Motivation is one of those generic terms we throw around, but it is really all about emotional self-control. We delay gratification and fight our emotional impulses because we know that it will make us work more efficiently and effectively. When we give in to our emotional cravings, we destroy our self-control and lose hope of ever being very self-motivated. To battle this, constantly expose yourself to known motivators, while removing the demotivators that inhibit your performance.[5]

Motivation is pivotal for good leadership because without it we would give up. Good leaders keep their emotions in check so that they never settle for ‘good enough’, see challenges as opportunities and do things that they don’t feel like doing.

4. Social Awareness

Understanding yourself is a great start, but to be a successful leader you must be able to identify other people’s emotional makeups. This is often known as empathy. Being able to foresee how your own words or actions will affect somebody else is a key part of being emotionally intelligent. Empathetic people are naturally attuned to the more subtle social signs, and so are able to read other people’s needs and wants.

This makes empathy the perfect trait for management and leadership roles. Leaders who display knowledge of how their workers are feeling makes them great at collaboration, communication and conflict resolution.

5. Social Regulation

Yet, the true mark of an emotionally intelligent leader is the ability to influence other people’s emotions. This is called social regulation. Leadership is not domination, but the art of persuading people to work toward a common goal.[6] This means handling every relationship in a way that is fully aware of the emotions involved.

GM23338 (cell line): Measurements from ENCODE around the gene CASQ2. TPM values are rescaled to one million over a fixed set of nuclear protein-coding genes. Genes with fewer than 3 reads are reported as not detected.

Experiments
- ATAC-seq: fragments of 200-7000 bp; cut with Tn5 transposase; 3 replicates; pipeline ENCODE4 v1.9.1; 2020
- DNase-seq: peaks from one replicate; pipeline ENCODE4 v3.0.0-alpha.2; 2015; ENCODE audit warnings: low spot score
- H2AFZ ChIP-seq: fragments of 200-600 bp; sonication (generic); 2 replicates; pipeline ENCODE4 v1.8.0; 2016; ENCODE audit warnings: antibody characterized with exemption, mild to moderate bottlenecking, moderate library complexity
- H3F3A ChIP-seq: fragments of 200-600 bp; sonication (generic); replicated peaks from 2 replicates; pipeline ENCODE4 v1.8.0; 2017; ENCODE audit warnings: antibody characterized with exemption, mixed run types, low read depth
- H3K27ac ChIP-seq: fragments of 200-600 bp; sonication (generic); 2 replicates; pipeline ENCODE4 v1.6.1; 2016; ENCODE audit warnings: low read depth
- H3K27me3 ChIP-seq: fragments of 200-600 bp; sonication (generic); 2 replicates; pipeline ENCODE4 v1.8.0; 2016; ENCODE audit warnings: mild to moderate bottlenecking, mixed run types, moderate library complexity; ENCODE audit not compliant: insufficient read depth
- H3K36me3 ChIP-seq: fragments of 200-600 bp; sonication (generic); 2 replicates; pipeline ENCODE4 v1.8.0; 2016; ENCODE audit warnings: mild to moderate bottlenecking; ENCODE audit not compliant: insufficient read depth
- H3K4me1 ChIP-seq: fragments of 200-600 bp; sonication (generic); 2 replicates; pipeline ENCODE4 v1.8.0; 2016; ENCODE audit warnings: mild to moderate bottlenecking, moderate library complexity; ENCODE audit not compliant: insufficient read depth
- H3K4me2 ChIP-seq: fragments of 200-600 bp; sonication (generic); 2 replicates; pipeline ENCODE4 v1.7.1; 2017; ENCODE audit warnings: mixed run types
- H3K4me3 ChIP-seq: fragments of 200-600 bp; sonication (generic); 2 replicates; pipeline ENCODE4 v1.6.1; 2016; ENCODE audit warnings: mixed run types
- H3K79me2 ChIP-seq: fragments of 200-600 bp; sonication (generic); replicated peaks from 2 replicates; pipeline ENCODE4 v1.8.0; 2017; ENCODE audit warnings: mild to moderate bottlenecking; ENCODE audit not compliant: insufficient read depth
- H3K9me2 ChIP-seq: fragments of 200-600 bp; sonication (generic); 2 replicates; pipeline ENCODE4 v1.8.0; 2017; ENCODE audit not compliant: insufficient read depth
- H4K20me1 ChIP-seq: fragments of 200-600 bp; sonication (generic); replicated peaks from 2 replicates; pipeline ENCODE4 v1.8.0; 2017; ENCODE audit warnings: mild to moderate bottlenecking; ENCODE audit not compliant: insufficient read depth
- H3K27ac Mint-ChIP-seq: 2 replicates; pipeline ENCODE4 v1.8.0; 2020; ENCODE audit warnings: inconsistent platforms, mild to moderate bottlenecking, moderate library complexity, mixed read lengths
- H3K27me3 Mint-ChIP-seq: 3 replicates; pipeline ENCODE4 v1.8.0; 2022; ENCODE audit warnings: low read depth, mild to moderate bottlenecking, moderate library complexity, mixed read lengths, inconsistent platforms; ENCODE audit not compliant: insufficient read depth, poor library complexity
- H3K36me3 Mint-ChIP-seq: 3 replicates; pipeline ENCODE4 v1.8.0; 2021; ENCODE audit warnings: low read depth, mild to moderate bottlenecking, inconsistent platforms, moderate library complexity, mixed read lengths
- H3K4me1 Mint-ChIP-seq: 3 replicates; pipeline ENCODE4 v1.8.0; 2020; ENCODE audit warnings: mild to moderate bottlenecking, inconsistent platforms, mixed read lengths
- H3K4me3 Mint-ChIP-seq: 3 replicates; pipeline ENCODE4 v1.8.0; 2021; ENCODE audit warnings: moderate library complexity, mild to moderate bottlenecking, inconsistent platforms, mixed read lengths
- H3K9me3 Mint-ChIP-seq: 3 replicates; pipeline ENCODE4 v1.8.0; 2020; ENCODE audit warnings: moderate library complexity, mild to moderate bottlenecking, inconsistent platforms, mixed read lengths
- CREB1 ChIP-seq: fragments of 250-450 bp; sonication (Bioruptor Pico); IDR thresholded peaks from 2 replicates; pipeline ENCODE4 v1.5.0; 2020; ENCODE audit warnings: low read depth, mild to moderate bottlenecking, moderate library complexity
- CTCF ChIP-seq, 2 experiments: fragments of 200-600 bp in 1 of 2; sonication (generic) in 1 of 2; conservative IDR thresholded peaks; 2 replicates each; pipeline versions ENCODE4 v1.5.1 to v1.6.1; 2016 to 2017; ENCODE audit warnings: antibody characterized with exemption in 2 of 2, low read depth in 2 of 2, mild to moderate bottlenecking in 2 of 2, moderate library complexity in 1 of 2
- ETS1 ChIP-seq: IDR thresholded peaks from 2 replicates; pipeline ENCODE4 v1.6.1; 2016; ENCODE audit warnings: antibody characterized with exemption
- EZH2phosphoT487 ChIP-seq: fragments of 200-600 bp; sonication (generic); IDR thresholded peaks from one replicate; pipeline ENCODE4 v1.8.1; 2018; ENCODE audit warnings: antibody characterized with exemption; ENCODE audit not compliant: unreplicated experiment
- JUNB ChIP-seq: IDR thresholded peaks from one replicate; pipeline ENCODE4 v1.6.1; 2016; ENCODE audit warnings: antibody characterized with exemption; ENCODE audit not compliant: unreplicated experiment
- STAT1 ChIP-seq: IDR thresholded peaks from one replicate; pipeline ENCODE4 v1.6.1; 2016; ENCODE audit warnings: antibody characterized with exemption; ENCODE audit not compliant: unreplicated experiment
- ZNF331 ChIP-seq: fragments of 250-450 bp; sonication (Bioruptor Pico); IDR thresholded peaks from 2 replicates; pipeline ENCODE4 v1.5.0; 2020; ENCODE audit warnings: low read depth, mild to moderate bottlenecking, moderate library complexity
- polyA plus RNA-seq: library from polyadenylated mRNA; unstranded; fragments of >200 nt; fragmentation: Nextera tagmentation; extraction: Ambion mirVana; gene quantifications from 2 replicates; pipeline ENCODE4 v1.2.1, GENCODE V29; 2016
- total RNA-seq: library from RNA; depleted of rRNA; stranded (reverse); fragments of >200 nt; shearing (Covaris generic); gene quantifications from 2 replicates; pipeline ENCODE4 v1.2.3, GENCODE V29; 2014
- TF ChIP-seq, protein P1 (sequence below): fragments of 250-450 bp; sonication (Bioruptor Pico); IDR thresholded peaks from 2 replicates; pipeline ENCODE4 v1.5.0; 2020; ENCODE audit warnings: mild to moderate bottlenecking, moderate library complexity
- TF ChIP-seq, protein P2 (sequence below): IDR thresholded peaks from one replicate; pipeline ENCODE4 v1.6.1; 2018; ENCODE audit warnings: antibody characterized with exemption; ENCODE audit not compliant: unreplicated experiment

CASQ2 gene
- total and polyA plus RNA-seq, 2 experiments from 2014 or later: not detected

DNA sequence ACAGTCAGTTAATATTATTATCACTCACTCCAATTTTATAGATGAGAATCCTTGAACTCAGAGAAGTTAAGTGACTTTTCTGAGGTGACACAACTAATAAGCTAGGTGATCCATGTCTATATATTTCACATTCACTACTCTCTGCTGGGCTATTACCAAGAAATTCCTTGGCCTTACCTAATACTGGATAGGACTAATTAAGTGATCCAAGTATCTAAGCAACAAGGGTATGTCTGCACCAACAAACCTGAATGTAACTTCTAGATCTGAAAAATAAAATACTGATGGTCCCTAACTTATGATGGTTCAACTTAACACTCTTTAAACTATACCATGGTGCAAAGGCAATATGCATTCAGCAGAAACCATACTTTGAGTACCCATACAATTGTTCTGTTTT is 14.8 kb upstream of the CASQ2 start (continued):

Having this insight allows leaders to manage relationships with greater effectiveness, use their relationships to achieve results and collaborate well with their workers. This skill is the icing on the cake when it comes to emotional intelligence.

There is good news!

Unlike IQ, your EQ can be improved! With awareness about emotional intelligence on the rise, there are many tests out there that measure your emotional quotient. These are great tools to help you see your own progress.

Now, this might sound like hard work, but I can testify that it is worth it. By implementing these strategies, I have seen clients increase their revenue by 67% in just one year! For example, a real estate worker named Raza was unknowingly limited by his own self-limiting thoughts. By becoming more self-aware and increasing his own emotional intelligence, Raza now owns Raine & Horne Rouse Hill and has increased his profit by 46%.

So start working on being more emotionally intelligent and you will be well on your way to becoming a greater leader.


[1] Goleman, Daniel. Primal Leadership, With a New Preface by the Authors: Unleashing the Power of Emotional Intelligence. Harvard Business Review Press. Kindle Edition.

[2] Goleman, Daniel. Emotional Intelligence. Bloomsbury Publishing. Kindle Edition.

[3] “Emotional Intelligence: A Theory of Performance,” in The Emotionally Intelligent Workplace, eds. Cary Cherniss and Daniel Goleman

[4] Goleman, Daniel. Emotional Intelligence (p. 43). Bloomsbury Publishing. Kindle Edition.

[5] Tracy, Brian. How the Best Leaders Lead (p. 107). AMACOM. Kindle Edition.

[6] Goleman, Daniel. Emotional Intelligence (p. 149). Bloomsbury Publishing. Kindle Edition.